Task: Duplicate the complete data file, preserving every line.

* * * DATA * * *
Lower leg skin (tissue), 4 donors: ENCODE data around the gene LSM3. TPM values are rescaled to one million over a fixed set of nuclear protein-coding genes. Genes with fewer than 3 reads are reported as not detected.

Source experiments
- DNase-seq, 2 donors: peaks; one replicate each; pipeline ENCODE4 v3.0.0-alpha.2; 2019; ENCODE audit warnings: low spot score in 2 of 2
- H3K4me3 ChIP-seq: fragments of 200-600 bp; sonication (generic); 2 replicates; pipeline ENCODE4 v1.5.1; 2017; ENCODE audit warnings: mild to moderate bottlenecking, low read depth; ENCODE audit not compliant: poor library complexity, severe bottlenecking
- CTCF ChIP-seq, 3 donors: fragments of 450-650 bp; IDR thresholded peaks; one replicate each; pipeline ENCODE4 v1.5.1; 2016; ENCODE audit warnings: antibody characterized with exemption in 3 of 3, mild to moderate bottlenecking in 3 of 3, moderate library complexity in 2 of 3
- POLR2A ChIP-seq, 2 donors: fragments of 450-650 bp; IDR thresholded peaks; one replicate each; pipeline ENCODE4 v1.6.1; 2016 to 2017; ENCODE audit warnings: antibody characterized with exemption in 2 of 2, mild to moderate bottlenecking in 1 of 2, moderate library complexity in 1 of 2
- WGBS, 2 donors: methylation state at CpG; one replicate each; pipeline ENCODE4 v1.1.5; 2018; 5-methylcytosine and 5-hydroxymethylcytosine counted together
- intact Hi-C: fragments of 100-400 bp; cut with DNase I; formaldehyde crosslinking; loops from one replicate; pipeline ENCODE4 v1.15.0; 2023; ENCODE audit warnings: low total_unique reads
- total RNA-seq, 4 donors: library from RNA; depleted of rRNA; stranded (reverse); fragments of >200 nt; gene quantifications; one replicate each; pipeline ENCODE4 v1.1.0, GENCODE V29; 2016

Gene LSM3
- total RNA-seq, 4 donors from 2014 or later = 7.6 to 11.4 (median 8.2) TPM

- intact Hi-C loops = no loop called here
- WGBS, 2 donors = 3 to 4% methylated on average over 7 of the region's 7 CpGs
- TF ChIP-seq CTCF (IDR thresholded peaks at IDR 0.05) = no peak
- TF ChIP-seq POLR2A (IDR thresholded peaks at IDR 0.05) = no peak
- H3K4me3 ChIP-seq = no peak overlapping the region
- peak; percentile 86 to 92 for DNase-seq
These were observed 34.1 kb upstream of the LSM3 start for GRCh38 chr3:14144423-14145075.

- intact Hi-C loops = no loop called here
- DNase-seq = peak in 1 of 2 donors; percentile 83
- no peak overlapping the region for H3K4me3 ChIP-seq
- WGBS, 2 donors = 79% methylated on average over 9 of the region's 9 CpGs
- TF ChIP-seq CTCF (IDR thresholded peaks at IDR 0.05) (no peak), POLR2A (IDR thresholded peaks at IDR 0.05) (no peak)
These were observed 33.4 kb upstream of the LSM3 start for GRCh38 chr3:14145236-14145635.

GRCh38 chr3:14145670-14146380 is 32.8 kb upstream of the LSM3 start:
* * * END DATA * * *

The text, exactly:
Lower leg skin (tissue), 4 donors: ENCODE data around the gene LSM3. TPM values are rescaled to one million over a fixed set of nuclear protein-coding genes. Genes with fewer than 3 reads are reported as not detected.

Source experiments
- DNase-seq, 2 donors: peaks; one replicate each; pipeline ENCODE4 v3.0.0-alpha.2; 2019; ENCODE audit warnings: low spot score in 2 of 2
- H3K4me3 ChIP-seq: fragments of 200-600 bp; sonication (generic); 2 replicates; pipeline ENCODE4 v1.5.1; 2017; ENCODE audit warnings: mild to moderate bottlenecking, low read depth; ENCODE audit not compliant: poor library complexity, severe bottlenecking
- CTCF ChIP-seq, 3 donors: fragments of 450-650 bp; IDR thresholded peaks; one replicate each; pipeline ENCODE4 v1.5.1; 2016; ENCODE audit warnings: antibody characterized with exemption in 3 of 3, mild to moderate bottlenecking in 3 of 3, moderate library complexity in 2 of 3
- POLR2A ChIP-seq, 2 donors: fragments of 450-650 bp; IDR thresholded peaks; one replicate each; pipeline ENCODE4 v1.6.1; 2016 to 2017; ENCODE audit warnings: antibody characterized with exemption in 2 of 2, mild to moderate bottlenecking in 1 of 2, moderate library complexity in 1 of 2
- WGBS, 2 donors: methylation state at CpG; one replicate each; pipeline ENCODE4 v1.1.5; 2018; 5-methylcytosine and 5-hydroxymethylcytosine counted together
- intact Hi-C: fragments of 100-400 bp; cut with DNase I; formaldehyde crosslinking; loops from one replicate; pipeline ENCODE4 v1.15.0; 2023; ENCODE audit warnings: low total_unique reads
- total RNA-seq, 4 donors: library from RNA; depleted of rRNA; stranded (reverse); fragments of >200 nt; gene quantifications; one replicate each; pipeline ENCODE4 v1.1.0, GENCODE V29; 2016

Gene LSM3
- total RNA-seq, 4 donors from 2014 or later = 7.6 to 11.4 (median 8.2) TPM

- intact Hi-C loops = no loop called here
- WGBS, 2 donors = 3 to 4% methylated on average over 7 of the region's 7 CpGs
- TF ChIP-seq CTCF (IDR thresholded peaks at IDR 0.05) = no peak
- TF ChIP-seq POLR2A (IDR thresholded peaks at IDR 0.05) = no peak
- H3K4me3 ChIP-seq = no peak overlapping the region
- peak; percentile 86 to 92 for DNase-seq
These were observed 34.1 kb upstream of the LSM3 start for GRCh38 chr3:14144423-14145075.

- intact Hi-C loops = no loop called here
- DNase-seq = peak in 1 of 2 donors; percentile 83
- no peak overlapping the region for H3K4me3 ChIP-seq
- WGBS, 2 donors = 79% methylated on average over 9 of the region's 9 CpGs
- TF ChIP-seq CTCF (IDR thresholded peaks at IDR 0.05) (no peak), POLR2A (IDR thresholded peaks at IDR 0.05) (no peak)
These were observed 33.4 kb upstream of the LSM3 start for GRCh38 chr3:14145236-14145635.

GRCh38 chr3:14145670-14146380 is 32.8 kb upstream of the LSM3 start: